Charlie Rose has put the N.C. Journalism Hall of Fame in a tough spot.
Allegations of sexual misconduct by the renowned broadcast journalist surfaced about Rose, prompting CBS to fire him and PBS to stop running the “Charlie Rose” show Tuesday. Eight women have come forward to accuse Rose of unwanted advances and lewd behavior while working for and with him.
“This is an unprecedented incident for the Hall of Fame,” said Kyle York, assistant to the dean for communications at the UNC School of Media and Journalism. “The revelations involving Charlie Rose are disturbing, and we take them very seriously. Because of the seriousness of the matter, we need to be thoughtful and deliberative about the actions we take with regard to Charlie Rose and the Hall of Fame.”
UNC isn’t the only institution studying the Rose matter.
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Arizona State University’s Walter Cronkite School of Journalism and Mass Communication, which honored Rose with the Walter Cronkite Award for Excellence in Journalism in 2015, is considering revoking the award, according to a report Tuesday by azcentral.com
A statement from ASU called the reports of Rose’s behavior “deeply troubling.”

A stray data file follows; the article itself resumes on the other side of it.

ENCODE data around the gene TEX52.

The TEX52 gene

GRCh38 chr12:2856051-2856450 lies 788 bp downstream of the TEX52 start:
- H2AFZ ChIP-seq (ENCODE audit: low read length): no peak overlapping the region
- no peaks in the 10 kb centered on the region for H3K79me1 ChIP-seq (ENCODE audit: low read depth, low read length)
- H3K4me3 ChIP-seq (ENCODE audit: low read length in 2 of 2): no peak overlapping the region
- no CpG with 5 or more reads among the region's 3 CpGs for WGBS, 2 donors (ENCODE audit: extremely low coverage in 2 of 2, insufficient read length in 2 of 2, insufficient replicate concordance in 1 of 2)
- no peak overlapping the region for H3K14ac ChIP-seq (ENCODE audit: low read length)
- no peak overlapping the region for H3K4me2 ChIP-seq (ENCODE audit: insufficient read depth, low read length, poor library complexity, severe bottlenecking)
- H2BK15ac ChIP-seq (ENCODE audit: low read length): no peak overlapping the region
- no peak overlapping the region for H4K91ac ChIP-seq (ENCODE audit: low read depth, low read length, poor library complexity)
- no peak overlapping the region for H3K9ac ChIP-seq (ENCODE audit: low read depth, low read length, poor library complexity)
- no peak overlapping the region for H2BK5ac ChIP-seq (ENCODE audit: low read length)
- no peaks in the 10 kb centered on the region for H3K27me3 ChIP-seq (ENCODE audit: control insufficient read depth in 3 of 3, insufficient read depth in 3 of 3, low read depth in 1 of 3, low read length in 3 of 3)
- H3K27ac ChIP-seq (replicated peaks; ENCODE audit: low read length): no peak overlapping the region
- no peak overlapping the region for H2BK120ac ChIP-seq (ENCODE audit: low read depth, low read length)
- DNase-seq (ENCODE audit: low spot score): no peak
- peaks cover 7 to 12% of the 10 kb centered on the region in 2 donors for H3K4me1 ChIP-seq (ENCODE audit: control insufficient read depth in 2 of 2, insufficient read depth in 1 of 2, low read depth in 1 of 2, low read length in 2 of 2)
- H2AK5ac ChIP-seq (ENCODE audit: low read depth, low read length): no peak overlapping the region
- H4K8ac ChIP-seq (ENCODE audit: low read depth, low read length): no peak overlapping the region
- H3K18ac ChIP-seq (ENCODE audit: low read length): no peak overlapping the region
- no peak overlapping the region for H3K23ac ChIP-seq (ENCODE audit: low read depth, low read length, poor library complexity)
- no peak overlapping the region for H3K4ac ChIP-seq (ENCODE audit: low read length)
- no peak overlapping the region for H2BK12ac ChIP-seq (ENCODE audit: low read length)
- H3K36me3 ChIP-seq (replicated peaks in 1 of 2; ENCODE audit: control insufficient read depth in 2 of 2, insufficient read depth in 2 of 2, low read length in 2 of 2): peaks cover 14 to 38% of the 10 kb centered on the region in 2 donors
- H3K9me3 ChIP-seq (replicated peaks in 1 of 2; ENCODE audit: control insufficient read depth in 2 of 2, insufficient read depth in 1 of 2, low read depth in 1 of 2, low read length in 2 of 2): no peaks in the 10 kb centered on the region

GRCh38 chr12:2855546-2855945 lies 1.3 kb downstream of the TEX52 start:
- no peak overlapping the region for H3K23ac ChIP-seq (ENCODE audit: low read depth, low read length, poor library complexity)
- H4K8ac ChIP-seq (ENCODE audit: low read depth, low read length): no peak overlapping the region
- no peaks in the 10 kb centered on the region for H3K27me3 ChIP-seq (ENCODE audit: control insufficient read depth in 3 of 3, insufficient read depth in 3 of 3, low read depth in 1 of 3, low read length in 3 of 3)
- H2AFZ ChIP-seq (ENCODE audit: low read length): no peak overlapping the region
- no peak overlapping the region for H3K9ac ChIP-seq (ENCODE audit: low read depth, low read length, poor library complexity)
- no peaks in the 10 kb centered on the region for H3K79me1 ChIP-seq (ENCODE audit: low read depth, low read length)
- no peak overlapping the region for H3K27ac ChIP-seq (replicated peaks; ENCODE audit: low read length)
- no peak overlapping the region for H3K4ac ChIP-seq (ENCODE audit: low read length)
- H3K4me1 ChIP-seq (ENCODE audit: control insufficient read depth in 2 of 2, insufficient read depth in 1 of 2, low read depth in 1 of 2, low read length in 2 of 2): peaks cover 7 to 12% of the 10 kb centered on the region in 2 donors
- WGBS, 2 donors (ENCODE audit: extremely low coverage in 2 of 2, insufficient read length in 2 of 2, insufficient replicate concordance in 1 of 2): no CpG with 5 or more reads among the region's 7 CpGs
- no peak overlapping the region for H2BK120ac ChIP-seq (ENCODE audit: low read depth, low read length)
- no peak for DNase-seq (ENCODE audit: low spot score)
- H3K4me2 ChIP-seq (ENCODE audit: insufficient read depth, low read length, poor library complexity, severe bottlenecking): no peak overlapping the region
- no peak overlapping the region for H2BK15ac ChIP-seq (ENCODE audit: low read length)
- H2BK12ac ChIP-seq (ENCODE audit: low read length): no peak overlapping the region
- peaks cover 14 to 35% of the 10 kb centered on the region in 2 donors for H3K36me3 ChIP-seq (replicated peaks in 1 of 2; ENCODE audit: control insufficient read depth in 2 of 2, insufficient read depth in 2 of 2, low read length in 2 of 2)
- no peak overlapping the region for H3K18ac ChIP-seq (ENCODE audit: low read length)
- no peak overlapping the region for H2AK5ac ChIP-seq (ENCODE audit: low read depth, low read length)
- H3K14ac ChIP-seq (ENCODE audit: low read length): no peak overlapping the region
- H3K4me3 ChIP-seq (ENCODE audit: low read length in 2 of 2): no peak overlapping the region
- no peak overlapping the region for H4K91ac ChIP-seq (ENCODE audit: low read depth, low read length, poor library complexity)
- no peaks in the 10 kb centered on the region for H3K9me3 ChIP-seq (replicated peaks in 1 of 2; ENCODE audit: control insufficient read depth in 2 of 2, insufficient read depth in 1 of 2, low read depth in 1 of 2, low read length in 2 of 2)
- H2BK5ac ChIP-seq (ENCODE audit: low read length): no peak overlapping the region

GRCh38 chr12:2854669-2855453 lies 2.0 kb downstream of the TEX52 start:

“Effective immediately, his show is off the Arizona PBS airwaves, and will remain so indefinitely,” the statement said. “Meanwhile, we are seeking more information and evaluating his receipt of the 2015 Cronkite Award,” the statement said.
Rose, a 1999 N.C. Journalism Hall of Fame inductee, was born in Henderson. He is a 1964 graduate of Duke University and a 1968 graduate of the Duke School of Law.
According to his N.C. Journalism Hall of Fame bio, Rose began his career in 1972 as a reporter for WPIX-TV in New York City. In 1974, he became managing editor of the PBS series “Bill Moyers’ International Report,” and in 1975 Moyers named him executive producer of “Bill Moyers’ Journal.” The next year Rose became the correspondent for “USA: People and Politics,” another Moyers project. “A Conversation with Jimmy Carter,” one installment of that series, won a 1976 Peabody Award.
In 1978, Rose got his own talk show on KXAS-TV in Dallas-Fort Worth. Three years later, “The Charlie Rose Show” moved to an NBC-owned station in Washington, D.C., WRC-TV.
From 1983 to 1990, Rose anchored the CBS-TV network’s “Nightwatch,” a late-night interview show broadcast five times a week.
In 1991, his current show “Charlie Rose” launched and aired five times a week on 215 PBS stations until it was suspended Monday.
In recent years, Rose hosted “CBS This Morning” each weekday and contributed to “60 Minutes.” His arrival on the panel with “CBS This Morning” is credited with an improvement in ratings for the show.
Rose, an Emmy Award winner, had spent more than 25 years setting a high standard for informed and revealing interviews. He is known for exploring the lives of leading political, social and artistic figures from around the world.